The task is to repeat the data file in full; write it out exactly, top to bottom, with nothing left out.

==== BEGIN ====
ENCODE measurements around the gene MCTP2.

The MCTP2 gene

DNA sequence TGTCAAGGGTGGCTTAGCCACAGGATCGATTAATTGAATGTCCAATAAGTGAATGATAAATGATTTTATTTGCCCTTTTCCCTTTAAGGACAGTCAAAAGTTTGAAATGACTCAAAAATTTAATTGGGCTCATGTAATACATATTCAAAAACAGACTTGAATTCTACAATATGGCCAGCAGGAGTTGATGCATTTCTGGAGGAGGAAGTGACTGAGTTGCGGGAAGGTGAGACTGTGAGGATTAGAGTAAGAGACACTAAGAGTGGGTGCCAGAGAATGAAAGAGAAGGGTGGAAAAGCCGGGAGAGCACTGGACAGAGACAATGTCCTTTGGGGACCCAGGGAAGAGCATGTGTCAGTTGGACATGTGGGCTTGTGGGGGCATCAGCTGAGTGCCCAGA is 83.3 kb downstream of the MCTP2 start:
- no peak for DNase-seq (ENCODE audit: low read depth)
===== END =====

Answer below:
ENCODE measurements around the gene MCTP2.

The MCTP2 gene

DNA sequence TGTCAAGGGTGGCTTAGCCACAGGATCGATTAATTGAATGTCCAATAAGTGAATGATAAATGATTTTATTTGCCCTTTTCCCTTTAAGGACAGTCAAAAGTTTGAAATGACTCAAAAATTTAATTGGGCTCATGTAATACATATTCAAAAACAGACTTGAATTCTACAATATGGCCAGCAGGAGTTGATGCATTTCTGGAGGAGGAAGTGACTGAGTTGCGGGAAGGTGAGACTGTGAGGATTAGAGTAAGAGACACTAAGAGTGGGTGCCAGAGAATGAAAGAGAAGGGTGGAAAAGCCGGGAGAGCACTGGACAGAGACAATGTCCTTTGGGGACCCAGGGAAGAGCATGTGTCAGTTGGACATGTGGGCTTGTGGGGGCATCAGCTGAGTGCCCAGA is 83.3 kb downstream of the MCTP2 start:
- no peak for DNase-seq (ENCODE audit: low read depth)